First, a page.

Snow Leopard was also the last version of OS X that let you run PowerPC apps on Intel-based Macs courtesy of Rosetta. Lots of support for older Macs was removed. It was restricted to 64-bit Intel Macs, meaning the earliest supported Macs appeared in 2008. Quite restrictive indeed, but it made sense that Apple wanted to clean out past bloat, and move on.
Now there are clear reasons why some Mac users stuck with Snow Leopard. One is the fact that they were not interested in ditching those PowerPC apps. Another is that they just plain did not appreciate that Apple added some iOS-related interface niceties to OS X, although the changes were mostly minor.
Unlike Windows XP, the existing user base of Snow Leopard is below the noise level, but a lot of that is due to the fact that Apple is selling more and more Macs in recent years, and they are all loaded with later operating systems. The adoption rate of Yosemite, as of the time I wrote this article, ranged from 60-65%, ahead of Mavericks at the same point in time.
Well, you just knew that Yosemite would only survive about a year before it was supplanted with a newer OS. OS 10.11 is expected to be demonstrated during the June 8, 2015 WWDC keynote, and Apple VP Philip Schiller is promising new technologies for developers to explore.
That statement creates a contradiction, or maybe not.
Up till recently, speculation had it that Yosemite’s successor would be a cleanup release, sort of revisiting the Snow Leopard concept. After all, Apple isn’t charging for OS releases anymore, so there’s no commercial incentive to pack it with loads of new features in order to get more sales. When you examine the feature set for Windows 10 in comparison, you’ll see that some of the changes just revert to Windows 7 behavior, and others, such as multiple desktops, merely emulate OS X features.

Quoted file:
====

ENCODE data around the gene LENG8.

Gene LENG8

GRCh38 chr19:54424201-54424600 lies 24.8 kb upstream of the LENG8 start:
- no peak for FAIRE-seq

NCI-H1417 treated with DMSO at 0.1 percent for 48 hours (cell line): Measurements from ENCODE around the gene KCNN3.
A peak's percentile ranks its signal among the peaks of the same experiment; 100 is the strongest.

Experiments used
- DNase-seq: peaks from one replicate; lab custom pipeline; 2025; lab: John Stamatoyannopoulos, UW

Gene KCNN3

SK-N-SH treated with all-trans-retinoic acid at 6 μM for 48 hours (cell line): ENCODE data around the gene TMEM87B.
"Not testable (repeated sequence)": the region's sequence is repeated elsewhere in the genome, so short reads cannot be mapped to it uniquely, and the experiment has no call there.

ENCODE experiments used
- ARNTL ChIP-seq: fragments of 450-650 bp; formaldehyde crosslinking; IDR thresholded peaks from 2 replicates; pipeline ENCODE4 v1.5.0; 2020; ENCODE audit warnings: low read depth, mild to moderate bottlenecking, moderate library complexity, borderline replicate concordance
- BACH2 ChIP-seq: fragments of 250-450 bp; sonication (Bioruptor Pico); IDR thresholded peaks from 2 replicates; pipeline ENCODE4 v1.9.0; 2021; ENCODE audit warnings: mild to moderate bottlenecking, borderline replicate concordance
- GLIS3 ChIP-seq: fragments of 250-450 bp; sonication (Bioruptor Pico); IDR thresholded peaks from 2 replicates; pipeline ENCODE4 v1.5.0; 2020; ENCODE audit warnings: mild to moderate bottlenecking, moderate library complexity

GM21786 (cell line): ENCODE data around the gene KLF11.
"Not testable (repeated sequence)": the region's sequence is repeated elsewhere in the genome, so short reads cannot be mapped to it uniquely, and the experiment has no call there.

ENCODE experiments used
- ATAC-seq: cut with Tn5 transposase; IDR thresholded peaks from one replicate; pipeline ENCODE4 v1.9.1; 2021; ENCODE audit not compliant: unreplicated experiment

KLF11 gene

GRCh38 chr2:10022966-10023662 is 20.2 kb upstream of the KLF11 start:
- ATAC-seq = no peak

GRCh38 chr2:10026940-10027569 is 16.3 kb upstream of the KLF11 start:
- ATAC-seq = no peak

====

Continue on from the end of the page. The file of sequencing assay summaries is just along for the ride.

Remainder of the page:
There are clearly irritating bugs in Yosemite, still. Some Mac users continue to complain about Wi-Fi connection issues. The Continuity feature, allowing for more interactive communication between iOS and OS X, is ragged. Sometimes it works, sometimes it doesn’t, and that goes against a worthy concept.
When you drill down to Handoff, for example, when it does function, it has its limits. Macs before 2012 aren’t supported, in part because most of the older gear (but not all of it) lacks support for Bluetooth 4.0 LE. The niceties aren’t important, but Apple won’t consider whether third-party USB adapters might solve the problem. The solution is live without, or buy a new Mac, and I suspect the feature isn’t important enough for most of you to consider the latter solution if your computer is otherwise just fine.
I’m sure many of you can create a long list of lingering OS X issues, some of which arrived with Yosemite. It does appear the maintenance updates are slower to appear, and only recently have reports surfaced that a 10.10.4 is under construction. So will that be the final update, meant to gather the most serious bugs, fix them, and get things ready for the next release? Good question, but when the needs of Mac users appear to be ignored, you have to feel frustrated.
For me, I haven’t noticed too many issues of note with Yosemite. It has been a long while since anything crashed, although I did encounter a runaway memory issue of two where the iMac’s fans ran real fast and real loud. I suspect it may all be traced to an errant Adobe Flash site, and closing all Safari windows usually sets things right. But that would appear to be Adobe’s fault, so I won’t make an issue of it.